Across The Border

Regulator tightens scrutiny of IPOs

CSRC vows to weed out any unqualified new share issues

PUBLISHED : Thursday, 30 June, 2016, 3:49pm
UPDATED : Thursday, 30 June, 2016, 10:51pm

China’s securities regulator has launched a new inspection campaign to weed out unqualified listing applicants, in a move to further quell fears of an equity influx amid the slumbering stock market.

Officials say the latest effort is aimed at reducing the number of initial public offering (IPO) applications, and is being dubbed the most stringent examination ever launched by the authorities on companies’ balance sheets, and on information disclosure.

The China Securities Regulatory Commission (CSRC) said last weekend it was aware of the serious damage fraudulent IPOs were having, ranking them as one of the three biggest drags on the healthy development of the mainland’s stock market, along with insider trading and fraudulent earnings.

The latest initiative follows a similar clampdown four years ago, and reflects the regulator’s renewed efforts to soothe investor concerns over a huge backlog of listing applications.

Experts suggest it is likely to force more than 200 prospects to voluntarily withdraw their fundraising plans.

In 2012, the CSRC took action against a so-called “quake lake” of IPOs lining up to float on the two stock exchanges – with nearly 300 firms eventually abandoning their plans.

In normal circumstances, the securities regulator would attempt to slow down or suspend IPO approvals to ease market fears about a liquidity drain resulting from a fresh injection of equities.

After taking office in March, CSRC chairman Liu Shiyu has been tasked with maintaining market stability following a market rout last year.

But he had been under growing pressure to deal with the latest backlog of IPO applications, created by cash-hungry businesses eager to raise much-needed funds to combat the economic slowdown.

About 800 companies are believed to have filed IPO proposals to the CSRC despite a slowing approval process.

According to global professional service company EY, 63 new listings were conducted on the mainland’s A-share market in the first half of 2016, which raised a total US$4.9 billion of proceeds.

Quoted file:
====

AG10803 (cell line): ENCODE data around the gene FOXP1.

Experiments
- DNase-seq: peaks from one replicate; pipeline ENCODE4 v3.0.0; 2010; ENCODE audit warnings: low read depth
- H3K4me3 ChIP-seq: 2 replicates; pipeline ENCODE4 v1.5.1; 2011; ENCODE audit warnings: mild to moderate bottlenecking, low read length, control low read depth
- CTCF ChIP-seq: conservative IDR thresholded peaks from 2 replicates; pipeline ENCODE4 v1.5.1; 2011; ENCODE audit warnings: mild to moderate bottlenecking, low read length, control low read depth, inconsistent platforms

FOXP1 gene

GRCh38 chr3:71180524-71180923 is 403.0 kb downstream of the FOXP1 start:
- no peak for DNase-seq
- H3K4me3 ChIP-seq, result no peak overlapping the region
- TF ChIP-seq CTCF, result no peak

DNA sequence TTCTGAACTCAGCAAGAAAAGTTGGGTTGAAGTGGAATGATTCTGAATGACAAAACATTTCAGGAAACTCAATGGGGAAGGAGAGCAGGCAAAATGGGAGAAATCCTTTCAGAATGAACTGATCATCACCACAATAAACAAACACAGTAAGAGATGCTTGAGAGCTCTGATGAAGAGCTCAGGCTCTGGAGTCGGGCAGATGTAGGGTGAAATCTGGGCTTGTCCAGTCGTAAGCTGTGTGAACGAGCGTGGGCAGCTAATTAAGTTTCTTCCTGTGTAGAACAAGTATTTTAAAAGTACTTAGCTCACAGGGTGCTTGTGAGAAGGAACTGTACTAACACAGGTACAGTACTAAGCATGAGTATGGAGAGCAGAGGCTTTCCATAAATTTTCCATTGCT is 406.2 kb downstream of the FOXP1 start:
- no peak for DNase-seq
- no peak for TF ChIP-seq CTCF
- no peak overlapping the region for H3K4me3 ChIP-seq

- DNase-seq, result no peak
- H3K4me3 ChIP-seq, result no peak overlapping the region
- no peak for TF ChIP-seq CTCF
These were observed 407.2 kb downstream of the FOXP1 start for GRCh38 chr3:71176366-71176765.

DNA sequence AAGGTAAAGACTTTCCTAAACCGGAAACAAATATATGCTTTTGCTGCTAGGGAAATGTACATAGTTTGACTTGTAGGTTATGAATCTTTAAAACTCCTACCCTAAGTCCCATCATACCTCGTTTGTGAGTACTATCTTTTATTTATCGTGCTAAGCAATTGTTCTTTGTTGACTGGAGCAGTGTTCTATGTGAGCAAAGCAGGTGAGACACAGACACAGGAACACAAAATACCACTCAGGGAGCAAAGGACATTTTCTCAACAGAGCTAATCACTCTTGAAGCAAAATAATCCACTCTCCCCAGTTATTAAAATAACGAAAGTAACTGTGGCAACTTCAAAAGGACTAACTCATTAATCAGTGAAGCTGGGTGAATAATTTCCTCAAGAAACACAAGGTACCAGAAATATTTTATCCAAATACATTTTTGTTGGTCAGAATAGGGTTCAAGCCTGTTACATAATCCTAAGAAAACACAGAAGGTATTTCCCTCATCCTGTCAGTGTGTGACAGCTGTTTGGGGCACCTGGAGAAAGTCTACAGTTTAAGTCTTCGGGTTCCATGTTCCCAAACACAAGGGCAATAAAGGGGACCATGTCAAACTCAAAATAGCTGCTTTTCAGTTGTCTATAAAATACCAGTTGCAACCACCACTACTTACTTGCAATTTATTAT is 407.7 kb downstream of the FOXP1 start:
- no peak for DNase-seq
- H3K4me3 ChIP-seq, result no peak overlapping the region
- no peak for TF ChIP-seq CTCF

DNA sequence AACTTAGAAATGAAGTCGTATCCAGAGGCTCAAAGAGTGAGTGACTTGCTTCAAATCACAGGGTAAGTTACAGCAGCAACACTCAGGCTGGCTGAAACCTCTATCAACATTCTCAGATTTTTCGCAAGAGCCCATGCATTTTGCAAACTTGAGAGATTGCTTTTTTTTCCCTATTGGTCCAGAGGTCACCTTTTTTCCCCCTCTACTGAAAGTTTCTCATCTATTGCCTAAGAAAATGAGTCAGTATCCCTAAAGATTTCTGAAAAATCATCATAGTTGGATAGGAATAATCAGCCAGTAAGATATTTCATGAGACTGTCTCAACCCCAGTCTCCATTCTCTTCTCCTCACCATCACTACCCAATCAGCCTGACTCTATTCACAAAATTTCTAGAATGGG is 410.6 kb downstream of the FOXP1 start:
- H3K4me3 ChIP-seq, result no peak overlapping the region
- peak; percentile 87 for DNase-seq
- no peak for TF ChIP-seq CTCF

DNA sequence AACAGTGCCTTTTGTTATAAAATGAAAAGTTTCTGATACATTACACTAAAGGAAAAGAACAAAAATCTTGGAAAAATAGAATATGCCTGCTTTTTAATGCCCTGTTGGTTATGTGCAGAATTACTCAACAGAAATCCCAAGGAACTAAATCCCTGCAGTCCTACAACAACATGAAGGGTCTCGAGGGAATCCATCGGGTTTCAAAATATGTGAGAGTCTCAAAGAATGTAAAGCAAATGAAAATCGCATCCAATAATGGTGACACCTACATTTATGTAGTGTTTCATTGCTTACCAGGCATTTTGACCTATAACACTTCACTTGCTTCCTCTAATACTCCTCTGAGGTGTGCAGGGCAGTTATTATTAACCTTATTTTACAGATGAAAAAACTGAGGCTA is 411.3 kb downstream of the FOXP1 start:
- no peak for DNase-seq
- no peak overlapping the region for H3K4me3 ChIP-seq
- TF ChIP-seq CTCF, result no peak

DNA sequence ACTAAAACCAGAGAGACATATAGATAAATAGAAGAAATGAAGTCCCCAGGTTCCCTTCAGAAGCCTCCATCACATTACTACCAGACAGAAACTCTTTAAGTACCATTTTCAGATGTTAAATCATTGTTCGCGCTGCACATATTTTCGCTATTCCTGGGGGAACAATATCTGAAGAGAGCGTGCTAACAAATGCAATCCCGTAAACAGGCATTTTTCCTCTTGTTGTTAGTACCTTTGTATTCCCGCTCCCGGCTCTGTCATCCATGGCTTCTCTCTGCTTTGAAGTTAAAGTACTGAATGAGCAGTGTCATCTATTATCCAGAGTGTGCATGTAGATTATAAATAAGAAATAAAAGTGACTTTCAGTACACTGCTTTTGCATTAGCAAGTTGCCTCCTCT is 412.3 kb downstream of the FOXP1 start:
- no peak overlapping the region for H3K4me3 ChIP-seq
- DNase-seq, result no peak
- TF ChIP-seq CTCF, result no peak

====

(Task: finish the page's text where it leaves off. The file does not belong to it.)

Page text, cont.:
That amount represented an 80 per cent drop from the same period last year, when 187 IPOs netted US$23.7 billion worth of funds.

“The regulator will continue to control the pace of the IPO issuances now that market stability has been given priority,” said Wang Yang, a partner at EY.

“This latest examination campaign is likely to kick out applicants without solid earnings or those that fail to meet the information disclosure requirements.”

The CSRC’s policies on IPOs have long been criticised by investors and companies due to their inconsistencies.

Before last year’s June market crash, the regulator attempted to embark on a registration-based IPO mechanism to ease approval procedures, while letting more firms raise funds to support the real economy.

The regulator put that new IPO system on ice, however, as it tried to stem further slides in weakening stock prices.

The U-turn on its IPO policy was regarded at the time as a move to stall broader market-based reforms, after Liu replaced former CSRC chairman, Xiao Gang.

Despite criticism at the time that the new chairman was back-peddling, and remained reluctant to carry out planned reforms, sources close to the CSRC said he was determined to show his reformist outlook and planned a series of liberalisations.

In the end, he was left with no choice but to suspend nearly all the major reforms planned, including on IPOs, in favour of measures to simply underpin the market.

All eyes will be on the next step [CSRC chairman] Liu [Shiyu] takes to reform the market. After all, the fundraising function of a stock market has to be resumed
He Yan, hedge fund manager at Shanghai Shiva Investment

It is likely that some of the country’s priority industry sectors, such as pharmaceuticals, will be given preferential treatment by the CSRC this time round, with applying companies allowed lower IPO earnings thresholds.

Before last year’s market crash, China’s leadership had hoped that more small technology firms could gain easier access to stock market funding, as part of its ‘New Normal’ economic model, where innovation is identified as a pillar of development and firms are encouraged to move Chinese-made products up the value chain.

“All eyes will be on the next step Liu takes to reform the market,” said He Yan, a hedge fund manager at Shanghai Shiva Investment.

“After all, the fundraising function of a stock market has to be resumed.”

Through the latest examination campaign, the regulator is also expected to reinforce its message of zero-tolerance towards earnings fraud, which some already think has hurt the interest of millions of retail investors.

It is expected the regulator will also enlist the help of intermediaries such as accounting and law firms to ensure careful inspections into the listing documents submitted by applicants.